To get its tax cut package through Congress, the Bush administration had to allow an unwise $20 billion bailout of state governments (thanks primarily to California, which is quickly deteriorating into Third World status). Nevada got a little windfall from the deal as well, amounting to roughly $100 million. Rather than use the money to close the current budget gap, which is what the bailout was intended to do, the Guinning Spree continues. (Thanks to my colleague Vin Suprynowicz for coming up with that one.) Most of it will finance a permanent 2 percent pay hike for state employees, beginning next year, AND the government will triple the longevity pay given to workers who have been malingering on the taxpayer dime for so long they've run out of automatic step "merit" pay raises. So the fattest bureaucracy in the nation gets a little chunkier, thanks to our "conservative" president's deal-makers in washington.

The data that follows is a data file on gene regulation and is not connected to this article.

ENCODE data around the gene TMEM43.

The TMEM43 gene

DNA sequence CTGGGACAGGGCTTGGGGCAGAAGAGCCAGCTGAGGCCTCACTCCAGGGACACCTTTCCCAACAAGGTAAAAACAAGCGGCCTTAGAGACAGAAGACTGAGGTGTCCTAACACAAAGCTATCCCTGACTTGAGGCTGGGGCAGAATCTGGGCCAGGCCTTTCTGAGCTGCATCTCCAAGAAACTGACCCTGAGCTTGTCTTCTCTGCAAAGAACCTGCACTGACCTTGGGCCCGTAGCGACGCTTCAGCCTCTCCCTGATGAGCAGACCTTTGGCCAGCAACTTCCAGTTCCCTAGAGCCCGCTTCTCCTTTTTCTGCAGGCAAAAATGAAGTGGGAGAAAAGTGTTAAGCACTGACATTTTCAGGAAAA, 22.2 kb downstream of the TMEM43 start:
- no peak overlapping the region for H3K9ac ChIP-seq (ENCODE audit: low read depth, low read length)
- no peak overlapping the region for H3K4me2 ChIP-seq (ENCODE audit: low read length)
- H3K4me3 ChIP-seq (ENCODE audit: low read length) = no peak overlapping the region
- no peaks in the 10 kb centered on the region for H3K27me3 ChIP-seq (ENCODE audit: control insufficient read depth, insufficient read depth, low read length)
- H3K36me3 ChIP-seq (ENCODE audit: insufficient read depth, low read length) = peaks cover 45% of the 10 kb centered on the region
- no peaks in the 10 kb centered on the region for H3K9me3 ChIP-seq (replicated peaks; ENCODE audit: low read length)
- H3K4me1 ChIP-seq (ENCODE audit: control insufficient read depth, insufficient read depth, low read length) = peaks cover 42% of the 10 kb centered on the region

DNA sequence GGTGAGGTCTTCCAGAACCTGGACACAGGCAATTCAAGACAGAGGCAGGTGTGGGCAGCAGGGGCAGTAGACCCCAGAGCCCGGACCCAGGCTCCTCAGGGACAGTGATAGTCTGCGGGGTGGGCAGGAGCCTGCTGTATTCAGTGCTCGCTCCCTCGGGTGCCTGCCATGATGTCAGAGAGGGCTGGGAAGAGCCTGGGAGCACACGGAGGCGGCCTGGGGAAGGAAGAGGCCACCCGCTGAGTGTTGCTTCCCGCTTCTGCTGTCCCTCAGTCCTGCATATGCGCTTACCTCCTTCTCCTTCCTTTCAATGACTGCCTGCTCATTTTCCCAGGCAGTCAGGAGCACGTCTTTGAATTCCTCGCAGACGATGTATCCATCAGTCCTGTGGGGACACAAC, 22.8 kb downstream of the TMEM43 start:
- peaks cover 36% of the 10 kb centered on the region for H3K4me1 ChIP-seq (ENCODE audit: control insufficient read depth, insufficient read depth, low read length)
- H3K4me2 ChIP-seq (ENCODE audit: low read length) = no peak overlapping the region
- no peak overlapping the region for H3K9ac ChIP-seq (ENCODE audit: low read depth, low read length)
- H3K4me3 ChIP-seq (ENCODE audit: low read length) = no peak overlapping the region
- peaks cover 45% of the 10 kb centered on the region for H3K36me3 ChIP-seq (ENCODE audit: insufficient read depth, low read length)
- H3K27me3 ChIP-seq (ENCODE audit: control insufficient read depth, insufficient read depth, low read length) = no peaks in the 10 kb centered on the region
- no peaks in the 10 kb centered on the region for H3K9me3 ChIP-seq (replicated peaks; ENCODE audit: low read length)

This little windfall will be the gift that keeps on giving, as Nevada taxpayers will have to pick up the tab for the pay raise permanently, even though the down payment that made it possible will run out next year. It's like getting a $1,200 bonus and -- rather than, say, paying down your credit card debt -- going out and buying a new house with a mortgage that's $100 a month higher than your current one.
The cost of this Guinning? $67 million a year, for starters. Firing squads may be in order.
CORRECTION: The AP story was off, on a couple of accounts. Nevada received a $68 million windfall from the feds. And the money wasn't spent directly on the pay hikes, but did free up enough room in the state budget to allow the pay hikes to go through. Details, details.